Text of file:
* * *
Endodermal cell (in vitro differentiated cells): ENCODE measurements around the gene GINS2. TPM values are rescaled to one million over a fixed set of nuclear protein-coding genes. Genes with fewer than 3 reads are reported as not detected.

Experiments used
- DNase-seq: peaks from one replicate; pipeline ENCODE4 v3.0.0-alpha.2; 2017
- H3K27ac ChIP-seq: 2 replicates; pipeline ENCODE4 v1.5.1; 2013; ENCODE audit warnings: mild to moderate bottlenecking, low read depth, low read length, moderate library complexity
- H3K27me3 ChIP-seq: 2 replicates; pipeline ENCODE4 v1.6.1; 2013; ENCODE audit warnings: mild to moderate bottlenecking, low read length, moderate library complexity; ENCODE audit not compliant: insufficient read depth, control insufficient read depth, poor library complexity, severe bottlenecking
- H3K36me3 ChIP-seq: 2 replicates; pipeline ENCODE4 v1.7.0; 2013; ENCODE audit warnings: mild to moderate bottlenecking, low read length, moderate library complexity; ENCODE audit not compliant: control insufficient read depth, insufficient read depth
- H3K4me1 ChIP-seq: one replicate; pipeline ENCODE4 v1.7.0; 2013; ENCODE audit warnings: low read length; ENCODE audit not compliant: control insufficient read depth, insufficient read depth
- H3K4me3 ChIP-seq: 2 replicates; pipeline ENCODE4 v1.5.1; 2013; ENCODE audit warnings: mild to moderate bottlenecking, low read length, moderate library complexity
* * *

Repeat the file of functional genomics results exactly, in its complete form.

Endodermal cell (in vitro differentiated cells): ENCODE measurements around the gene GINS2. TPM values are rescaled to one million over a fixed set of nuclear protein-coding genes. Genes with fewer than 3 reads are reported as not detected.

Experiments used
- DNase-seq: peaks from one replicate; pipeline ENCODE4 v3.0.0-alpha.2; 2017
- H3K27ac ChIP-seq: 2 replicates; pipeline ENCODE4 v1.5.1; 2013; ENCODE audit warnings: mild to moderate bottlenecking, low read depth, low read length, moderate library complexity
- H3K27me3 ChIP-seq: 2 replicates; pipeline ENCODE4 v1.6.1; 2013; ENCODE audit warnings: mild to moderate bottlenecking, low read length, moderate library complexity; ENCODE audit not compliant: insufficient read depth, control insufficient read depth, poor library complexity, severe bottlenecking
- H3K36me3 ChIP-seq: 2 replicates; pipeline ENCODE4 v1.7.0; 2013; ENCODE audit warnings: mild to moderate bottlenecking, low read length, moderate library complexity; ENCODE audit not compliant: control insufficient read depth, insufficient read depth
- H3K4me1 ChIP-seq: one replicate; pipeline ENCODE4 v1.7.0; 2013; ENCODE audit warnings: low read length; ENCODE audit not compliant: control insufficient read depth, insufficient read depth
- H3K4me3 ChIP-seq: 2 replicates; pipeline ENCODE4 v1.5.1; 2013; ENCODE audit warnings: mild to moderate bottlenecking, low read length, moderate library complexity